Faribault Residents Left to Clean Up After EF2 Tornado

September 21, 2018 09:52 PM

(ABC 6 News) -- A tornadic thunderstorm caused significant damage in parts of Rice County Thursday night, including in Faribault, where planes at the city's airport were picked up and turned upside down by the strong winds. The National Weather Service has confirmed an EF2 tornado hit the city at 110 mph.
Mangled sheets of metal from numerous airport hangars were wrapped around fence posts and trees on the city's northwest side, while on the south side of town, residents were left to clean up numerous downed trees, some of which fell on homes and vehicles.
Despite the likely severe weather risk Thursday evening, Kasson resident Ryan Fay, who works as a mechanic at Quality Aviation at the Faribault airport, said the day began as usual.
"(I) started at 6 in the morning and left about 4 o'clock," he recalled.
Later that night while at his son's football practice, Fay received a number of phone calls and text messages telling him about the fast-moving storms in the area. At first, he wasn't sure of the extent of the damage. Later on, a co-worker who lived in the area told him just how bad the storm had been.
Fay raced from Kasson to Faribault and saw a scene he likely won't forget. The hangar he worked in was completely destroyed; several planes and a helicopter sat in the rubble.
Luckily, first responders were quick to arrive.
"Thankfully we have fire training on Thursday nights, so we had a station full of firefighters," Faribault Fire Chief Dustin Dienst said. "We heard it coming, we got good warning."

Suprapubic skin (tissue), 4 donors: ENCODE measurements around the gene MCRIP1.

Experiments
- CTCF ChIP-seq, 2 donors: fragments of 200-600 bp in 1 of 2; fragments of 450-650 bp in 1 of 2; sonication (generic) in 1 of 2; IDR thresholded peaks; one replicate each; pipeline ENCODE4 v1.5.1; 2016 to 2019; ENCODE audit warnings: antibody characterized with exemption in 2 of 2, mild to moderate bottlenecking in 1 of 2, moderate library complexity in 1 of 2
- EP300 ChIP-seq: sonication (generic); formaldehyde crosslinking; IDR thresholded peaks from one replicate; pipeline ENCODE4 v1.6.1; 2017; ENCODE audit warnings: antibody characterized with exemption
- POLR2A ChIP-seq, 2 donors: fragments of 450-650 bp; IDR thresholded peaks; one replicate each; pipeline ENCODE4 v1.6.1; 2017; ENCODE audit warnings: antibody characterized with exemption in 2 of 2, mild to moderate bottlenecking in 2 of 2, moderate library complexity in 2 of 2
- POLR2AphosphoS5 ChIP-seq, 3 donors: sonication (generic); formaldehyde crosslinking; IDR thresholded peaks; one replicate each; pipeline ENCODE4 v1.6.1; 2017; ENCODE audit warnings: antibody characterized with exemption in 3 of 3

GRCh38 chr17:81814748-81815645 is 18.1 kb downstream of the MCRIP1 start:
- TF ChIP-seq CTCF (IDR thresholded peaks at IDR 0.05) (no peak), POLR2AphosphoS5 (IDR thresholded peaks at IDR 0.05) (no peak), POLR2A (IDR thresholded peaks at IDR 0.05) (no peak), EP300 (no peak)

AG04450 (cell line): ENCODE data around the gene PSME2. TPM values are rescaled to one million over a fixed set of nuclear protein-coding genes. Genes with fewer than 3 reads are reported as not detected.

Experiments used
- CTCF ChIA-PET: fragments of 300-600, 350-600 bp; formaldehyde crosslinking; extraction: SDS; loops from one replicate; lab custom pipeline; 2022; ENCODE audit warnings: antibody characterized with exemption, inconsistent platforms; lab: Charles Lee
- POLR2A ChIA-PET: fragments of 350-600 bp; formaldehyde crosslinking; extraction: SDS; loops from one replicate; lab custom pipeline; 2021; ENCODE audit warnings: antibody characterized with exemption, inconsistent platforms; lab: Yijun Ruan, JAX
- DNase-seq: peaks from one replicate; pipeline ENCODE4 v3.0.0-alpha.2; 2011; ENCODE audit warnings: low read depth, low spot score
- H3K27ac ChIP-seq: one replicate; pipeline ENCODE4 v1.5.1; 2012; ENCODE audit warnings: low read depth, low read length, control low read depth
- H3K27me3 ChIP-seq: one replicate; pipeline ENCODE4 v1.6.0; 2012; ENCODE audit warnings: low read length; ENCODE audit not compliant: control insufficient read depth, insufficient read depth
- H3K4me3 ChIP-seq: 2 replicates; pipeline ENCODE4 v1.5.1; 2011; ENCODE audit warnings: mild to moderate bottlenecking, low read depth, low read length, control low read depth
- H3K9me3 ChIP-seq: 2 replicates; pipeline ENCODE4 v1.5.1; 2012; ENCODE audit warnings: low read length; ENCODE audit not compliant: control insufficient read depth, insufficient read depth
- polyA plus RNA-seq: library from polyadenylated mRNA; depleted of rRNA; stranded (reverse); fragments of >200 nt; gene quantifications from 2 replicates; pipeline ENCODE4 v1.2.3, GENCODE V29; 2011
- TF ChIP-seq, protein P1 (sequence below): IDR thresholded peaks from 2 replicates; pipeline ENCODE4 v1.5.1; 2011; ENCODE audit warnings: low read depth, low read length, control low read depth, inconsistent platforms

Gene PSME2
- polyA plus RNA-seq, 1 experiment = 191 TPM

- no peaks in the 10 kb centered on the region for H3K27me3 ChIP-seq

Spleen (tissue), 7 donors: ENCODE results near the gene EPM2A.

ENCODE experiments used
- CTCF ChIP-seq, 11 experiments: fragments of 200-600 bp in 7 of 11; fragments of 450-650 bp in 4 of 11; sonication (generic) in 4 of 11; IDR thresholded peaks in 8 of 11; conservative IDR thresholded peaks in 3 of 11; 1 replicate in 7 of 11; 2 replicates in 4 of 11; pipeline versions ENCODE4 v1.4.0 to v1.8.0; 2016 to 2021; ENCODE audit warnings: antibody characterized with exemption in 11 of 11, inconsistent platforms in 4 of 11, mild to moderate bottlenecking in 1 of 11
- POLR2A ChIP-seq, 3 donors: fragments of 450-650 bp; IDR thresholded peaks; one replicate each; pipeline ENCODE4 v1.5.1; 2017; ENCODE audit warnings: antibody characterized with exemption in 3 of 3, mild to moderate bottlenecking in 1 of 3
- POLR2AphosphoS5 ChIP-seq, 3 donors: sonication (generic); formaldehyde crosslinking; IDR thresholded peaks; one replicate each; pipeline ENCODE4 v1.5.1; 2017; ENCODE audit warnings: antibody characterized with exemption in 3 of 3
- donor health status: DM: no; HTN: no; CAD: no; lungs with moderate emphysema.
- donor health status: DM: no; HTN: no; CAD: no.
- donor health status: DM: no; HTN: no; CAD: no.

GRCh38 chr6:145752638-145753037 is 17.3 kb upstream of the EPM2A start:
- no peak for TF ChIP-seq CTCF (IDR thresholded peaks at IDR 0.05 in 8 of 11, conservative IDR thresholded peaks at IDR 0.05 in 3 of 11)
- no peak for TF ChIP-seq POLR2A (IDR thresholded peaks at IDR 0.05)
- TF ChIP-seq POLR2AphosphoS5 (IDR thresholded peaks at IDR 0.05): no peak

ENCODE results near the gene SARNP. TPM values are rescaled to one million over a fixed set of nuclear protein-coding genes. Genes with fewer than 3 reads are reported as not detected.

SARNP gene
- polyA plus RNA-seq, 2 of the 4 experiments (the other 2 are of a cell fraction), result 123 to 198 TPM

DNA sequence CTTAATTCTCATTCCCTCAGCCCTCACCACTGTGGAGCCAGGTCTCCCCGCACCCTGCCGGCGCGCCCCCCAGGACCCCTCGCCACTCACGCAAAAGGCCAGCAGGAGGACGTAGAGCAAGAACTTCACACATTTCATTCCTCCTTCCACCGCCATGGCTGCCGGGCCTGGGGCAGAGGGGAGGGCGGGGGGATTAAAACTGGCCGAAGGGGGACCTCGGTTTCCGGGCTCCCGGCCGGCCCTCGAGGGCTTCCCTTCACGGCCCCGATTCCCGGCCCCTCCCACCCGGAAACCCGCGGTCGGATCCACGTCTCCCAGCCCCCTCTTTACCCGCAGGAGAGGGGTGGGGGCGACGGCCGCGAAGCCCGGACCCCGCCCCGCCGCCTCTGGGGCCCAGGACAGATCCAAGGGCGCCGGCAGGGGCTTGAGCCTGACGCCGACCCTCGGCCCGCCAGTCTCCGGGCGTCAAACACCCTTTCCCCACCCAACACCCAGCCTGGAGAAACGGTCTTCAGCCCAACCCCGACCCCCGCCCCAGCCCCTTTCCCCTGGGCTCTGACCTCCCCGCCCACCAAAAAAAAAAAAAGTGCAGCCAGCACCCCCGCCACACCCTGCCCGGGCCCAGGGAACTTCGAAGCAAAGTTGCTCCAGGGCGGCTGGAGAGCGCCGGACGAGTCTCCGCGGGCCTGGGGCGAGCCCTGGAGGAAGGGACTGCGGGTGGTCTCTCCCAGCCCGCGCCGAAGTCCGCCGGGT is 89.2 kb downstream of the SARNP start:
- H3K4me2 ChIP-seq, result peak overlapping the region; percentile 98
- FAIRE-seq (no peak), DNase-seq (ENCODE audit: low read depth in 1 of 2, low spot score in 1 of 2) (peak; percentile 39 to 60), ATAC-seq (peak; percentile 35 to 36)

Despite the sheer amount of damage, Dienst said no injuries were reported due to the storms, freeing them to respond to more than 100 calls for downed trees and other damage.
As the cleanup process begins, Dienst said he was heartened to see so many people offering to help, even though the scope of the work will require more than just manpower.
"It's refreshing and it's heartbreaking to tell them we've got enough food, we've got enough water, we've got enough help at this time because everybody wants to help and you wish you had something for them to do," he said.
And as for Fay and Quality Aviation, the recovery process will likely be slow.
"(We're) just try(ing) to get back to doing business as much as we can," he said. "I would guess at least a year, I mean it's getting close to fall and I don't know how quick you can get it cleaned up and get a new hangar built."



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